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Marysville and Arlington Scouts test their skills during annual camp

MARYSVILLE — An annual tradition got a big boost July 30, as the egg-drop contest on the last day of the July 27-30 Cub Scout event in Jennings Park received some assistance from the Marysville Fire District.

The Tyee District of the Mount Baker Council of the Boy Scouts of America conducted their annual four-day camp for boys from ages 7-11 in Jennings Park, and when the more-than-100 Scouts and their siblings tested their insulated eggs to see how far they could fall without breaking, the Marysville Fire District’s ladder truck helped them out by taking their den leaders up in the ladder’s “bucket” for the first time to drop the eggs.

On July 27, the Scouts received their instructions for the egg-drop. The eggs had to be fresh uncooked chicken eggs, the Scouts could not use packing that was fused onto the egg, but they could use suspension systems to buffer the eggs. Furthermore, the eggs’ containers could not be larger than six inches cubed, nor could they include any streamers or parachutes.

Camp Director Jennifer Robinson estimated that roughly one-third of the dropped eggs managed to survive impact without a crack, and noted the diversity in packages designed to protect the surviving eggs.

“One boy had his egg insulated by rubber gloves filled with water,” Robinson said. “When it hit the ground, the gloves exploded, but the egg didn’t break. Last year, a completely unprotected egg survived the fall.”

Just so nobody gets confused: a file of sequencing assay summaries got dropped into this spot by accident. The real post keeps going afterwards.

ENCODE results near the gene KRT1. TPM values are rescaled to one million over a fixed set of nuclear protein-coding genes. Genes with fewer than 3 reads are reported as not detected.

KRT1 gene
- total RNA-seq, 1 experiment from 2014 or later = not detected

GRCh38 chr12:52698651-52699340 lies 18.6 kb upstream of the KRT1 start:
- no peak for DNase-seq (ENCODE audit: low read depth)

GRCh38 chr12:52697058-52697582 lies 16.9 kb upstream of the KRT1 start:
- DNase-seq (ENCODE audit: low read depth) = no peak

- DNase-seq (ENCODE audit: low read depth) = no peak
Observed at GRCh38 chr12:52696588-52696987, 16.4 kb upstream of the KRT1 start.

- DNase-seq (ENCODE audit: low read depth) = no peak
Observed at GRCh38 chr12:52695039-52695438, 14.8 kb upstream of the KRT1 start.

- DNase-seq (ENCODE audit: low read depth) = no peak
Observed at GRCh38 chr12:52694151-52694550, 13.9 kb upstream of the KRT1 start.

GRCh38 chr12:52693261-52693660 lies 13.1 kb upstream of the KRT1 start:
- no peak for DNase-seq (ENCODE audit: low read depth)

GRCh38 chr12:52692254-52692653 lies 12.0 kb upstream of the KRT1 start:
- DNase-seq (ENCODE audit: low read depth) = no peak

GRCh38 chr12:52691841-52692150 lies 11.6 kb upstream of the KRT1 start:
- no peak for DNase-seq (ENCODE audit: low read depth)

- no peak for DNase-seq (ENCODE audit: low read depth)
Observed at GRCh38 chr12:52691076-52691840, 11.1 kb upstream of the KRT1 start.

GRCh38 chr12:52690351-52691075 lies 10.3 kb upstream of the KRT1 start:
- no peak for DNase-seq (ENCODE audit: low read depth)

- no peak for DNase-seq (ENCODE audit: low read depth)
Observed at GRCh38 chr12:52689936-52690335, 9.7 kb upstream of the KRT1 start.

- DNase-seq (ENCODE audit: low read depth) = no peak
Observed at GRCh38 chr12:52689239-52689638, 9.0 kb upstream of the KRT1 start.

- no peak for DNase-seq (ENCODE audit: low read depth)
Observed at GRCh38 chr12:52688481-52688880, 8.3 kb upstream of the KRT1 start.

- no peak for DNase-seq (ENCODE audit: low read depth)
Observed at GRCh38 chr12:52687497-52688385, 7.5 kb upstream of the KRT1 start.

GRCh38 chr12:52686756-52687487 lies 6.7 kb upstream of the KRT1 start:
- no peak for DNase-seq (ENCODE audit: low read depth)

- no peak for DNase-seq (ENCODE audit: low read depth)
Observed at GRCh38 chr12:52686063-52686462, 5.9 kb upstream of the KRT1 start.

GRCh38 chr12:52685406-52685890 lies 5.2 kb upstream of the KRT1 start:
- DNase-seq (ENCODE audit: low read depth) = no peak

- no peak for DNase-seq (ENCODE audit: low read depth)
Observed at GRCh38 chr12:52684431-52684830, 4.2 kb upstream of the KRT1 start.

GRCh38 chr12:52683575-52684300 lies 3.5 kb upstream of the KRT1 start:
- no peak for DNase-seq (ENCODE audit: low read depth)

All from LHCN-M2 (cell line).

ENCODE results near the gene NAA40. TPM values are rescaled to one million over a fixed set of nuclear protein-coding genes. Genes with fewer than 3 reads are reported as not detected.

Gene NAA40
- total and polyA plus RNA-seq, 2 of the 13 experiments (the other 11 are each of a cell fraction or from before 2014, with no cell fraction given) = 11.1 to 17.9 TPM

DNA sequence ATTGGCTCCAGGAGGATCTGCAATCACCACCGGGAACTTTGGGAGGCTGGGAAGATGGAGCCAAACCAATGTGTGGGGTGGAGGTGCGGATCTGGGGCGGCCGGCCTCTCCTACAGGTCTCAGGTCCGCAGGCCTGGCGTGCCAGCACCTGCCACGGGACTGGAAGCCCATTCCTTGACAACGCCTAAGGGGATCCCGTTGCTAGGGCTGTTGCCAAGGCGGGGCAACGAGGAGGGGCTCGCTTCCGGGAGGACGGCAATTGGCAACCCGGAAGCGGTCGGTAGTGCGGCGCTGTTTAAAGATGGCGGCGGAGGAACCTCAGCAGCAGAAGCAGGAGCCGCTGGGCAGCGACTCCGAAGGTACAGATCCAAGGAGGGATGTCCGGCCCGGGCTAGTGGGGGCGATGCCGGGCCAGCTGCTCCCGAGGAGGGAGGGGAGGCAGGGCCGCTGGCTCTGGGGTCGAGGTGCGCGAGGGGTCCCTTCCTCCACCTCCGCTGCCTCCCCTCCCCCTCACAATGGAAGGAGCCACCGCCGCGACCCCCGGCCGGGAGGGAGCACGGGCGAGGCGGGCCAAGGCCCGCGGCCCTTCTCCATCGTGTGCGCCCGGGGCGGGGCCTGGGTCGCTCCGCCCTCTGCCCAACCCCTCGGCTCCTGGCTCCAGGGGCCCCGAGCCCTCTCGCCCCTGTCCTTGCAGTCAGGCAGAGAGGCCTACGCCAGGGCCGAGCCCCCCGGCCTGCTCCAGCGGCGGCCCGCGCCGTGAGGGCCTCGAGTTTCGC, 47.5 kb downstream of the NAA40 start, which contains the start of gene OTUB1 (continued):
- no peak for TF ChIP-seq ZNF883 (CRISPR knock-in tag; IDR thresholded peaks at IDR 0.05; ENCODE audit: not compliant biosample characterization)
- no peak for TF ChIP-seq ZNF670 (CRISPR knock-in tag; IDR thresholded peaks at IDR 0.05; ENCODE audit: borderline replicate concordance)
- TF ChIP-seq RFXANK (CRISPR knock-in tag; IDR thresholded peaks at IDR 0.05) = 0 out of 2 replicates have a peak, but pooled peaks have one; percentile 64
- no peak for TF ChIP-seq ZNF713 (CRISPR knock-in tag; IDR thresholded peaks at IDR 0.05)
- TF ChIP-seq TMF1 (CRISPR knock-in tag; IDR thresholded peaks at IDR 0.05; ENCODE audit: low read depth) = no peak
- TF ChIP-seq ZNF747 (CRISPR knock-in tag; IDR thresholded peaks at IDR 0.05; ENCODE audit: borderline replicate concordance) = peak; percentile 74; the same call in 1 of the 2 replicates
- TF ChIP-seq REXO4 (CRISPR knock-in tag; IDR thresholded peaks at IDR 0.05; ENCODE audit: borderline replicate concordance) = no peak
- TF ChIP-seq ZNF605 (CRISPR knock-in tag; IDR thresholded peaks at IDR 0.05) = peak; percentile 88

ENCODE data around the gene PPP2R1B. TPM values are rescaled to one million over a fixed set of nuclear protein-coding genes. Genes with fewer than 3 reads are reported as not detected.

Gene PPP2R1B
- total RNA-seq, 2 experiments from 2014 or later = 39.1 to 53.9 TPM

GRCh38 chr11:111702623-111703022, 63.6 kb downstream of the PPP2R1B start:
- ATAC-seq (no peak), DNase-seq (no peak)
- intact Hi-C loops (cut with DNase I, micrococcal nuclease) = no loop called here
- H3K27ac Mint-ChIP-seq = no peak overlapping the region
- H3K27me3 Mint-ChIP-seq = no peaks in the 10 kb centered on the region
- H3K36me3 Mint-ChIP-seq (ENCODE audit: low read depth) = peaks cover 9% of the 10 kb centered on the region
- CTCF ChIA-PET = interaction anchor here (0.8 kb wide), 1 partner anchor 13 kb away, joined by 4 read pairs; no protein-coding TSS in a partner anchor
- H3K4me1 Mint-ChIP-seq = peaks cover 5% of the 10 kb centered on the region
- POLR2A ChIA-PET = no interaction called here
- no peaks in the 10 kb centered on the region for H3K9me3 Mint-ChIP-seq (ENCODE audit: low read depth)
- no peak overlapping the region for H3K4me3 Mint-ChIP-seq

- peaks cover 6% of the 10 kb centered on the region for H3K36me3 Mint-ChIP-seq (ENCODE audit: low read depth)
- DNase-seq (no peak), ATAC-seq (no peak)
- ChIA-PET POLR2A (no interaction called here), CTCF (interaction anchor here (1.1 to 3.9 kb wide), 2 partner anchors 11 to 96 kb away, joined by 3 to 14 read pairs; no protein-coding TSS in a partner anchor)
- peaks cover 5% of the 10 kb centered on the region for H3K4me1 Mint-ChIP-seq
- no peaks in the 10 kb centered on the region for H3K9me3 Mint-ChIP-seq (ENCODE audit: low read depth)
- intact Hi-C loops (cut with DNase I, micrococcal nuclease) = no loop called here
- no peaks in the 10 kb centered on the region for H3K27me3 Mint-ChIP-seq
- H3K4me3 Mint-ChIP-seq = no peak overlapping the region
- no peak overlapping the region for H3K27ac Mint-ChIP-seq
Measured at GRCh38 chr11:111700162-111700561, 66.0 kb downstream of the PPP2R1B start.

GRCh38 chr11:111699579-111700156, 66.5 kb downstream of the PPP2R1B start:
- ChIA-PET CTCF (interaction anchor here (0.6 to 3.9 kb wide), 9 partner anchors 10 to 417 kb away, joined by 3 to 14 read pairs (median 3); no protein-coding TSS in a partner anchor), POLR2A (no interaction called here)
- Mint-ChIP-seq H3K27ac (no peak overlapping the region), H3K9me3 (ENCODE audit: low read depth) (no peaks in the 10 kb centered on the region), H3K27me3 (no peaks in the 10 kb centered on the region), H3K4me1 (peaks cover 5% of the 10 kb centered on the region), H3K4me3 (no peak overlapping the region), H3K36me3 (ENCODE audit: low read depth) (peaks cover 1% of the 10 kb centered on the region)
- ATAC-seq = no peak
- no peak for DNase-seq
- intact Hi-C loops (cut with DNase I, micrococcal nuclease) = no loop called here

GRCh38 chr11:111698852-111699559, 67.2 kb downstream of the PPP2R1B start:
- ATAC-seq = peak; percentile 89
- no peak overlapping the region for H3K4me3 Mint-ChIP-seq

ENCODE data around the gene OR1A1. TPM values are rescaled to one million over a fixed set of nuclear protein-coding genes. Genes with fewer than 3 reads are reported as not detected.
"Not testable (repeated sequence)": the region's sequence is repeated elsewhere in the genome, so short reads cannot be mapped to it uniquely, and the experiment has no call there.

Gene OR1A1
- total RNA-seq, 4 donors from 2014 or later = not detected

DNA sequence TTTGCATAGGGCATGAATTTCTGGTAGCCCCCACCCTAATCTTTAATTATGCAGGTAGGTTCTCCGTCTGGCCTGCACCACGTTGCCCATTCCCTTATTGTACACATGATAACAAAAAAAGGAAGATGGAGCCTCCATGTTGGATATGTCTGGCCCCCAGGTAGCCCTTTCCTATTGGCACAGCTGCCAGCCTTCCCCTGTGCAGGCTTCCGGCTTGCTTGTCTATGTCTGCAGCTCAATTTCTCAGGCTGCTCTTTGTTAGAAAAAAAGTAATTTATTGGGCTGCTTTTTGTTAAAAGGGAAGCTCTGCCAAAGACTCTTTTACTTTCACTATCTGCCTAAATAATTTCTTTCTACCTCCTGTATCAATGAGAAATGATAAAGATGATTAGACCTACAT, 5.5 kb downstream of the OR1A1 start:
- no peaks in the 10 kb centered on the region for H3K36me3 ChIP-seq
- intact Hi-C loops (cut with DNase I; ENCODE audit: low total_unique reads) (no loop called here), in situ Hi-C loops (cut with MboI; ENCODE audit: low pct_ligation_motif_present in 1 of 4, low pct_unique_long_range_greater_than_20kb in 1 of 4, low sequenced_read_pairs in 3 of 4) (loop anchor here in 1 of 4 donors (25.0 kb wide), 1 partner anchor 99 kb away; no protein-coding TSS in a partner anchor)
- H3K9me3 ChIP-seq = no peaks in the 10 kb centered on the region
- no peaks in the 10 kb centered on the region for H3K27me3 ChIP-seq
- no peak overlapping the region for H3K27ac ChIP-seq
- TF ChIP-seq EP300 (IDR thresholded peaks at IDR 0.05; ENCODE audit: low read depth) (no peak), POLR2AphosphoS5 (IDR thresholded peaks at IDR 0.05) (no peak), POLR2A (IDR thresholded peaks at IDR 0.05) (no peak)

Bubble-wrap was among the common denominators of many surviving eggs, among them those eggs submitted by Arlington’s Brandon Nuttall and Marysville’s Dylan Richards. Both boys spent between 15-20 minutes bubble-wrapping their eggs, and advised strongly against placing one’s eggs in hard-sided boxes or other containers.

“I listened for a crack when it came down, but I couldn’t hear anything,” Richards said. “You should use layers of bubble-wrap.”

“At first, I felt like it had broken, but when I unwrapped it, it hadn’t,” Nuttall said. “Even when I unwrapped it and it rolled out, it didn’t break. You want to put it in something thick and soft.”

When asked if the egg-drop is intended to teach the Scouts how to follow directions or develop their fine-motor skills, Robinson insisted that it’s simply a way for the Scouts to have fun and show off for their families, who were invited to attend the day’s lunch.

The egg-drop was one of many events conducted during the camp, whose theme this year was “Treasure Island with a Survivor twist.” Robinson explained that next year’s nationally directed theme for the camp will be the 2010 Olympics, which has added significance for Scouts in this region.

“Our Scouts here range from Tigers to Webelos, coming from Lynnwood to Stanwood, and Granite Falls to Everett,” said Robinson, who added that other activities during the camp include BB gun shooting, fishing, archery, badminton, woodworking, nature studies, first aid, games, participating in skits, songs and flag ceremonies.

“They made their own ‘treasure chests,’ in keeping with this year’s theme, and worked toward their whittlingships,” Robinson said. “This camp helps them fulfill their requirements for their ranks. It’s great to give kids a sense of purpose and good character development. They learn some skills here that can’t be taught.”

Those interested in Scouting or other Scouting camps can contact the Mount Baker Council Office at 425-338-0380, or visit their Web site at http://mountbakerbsa.org.

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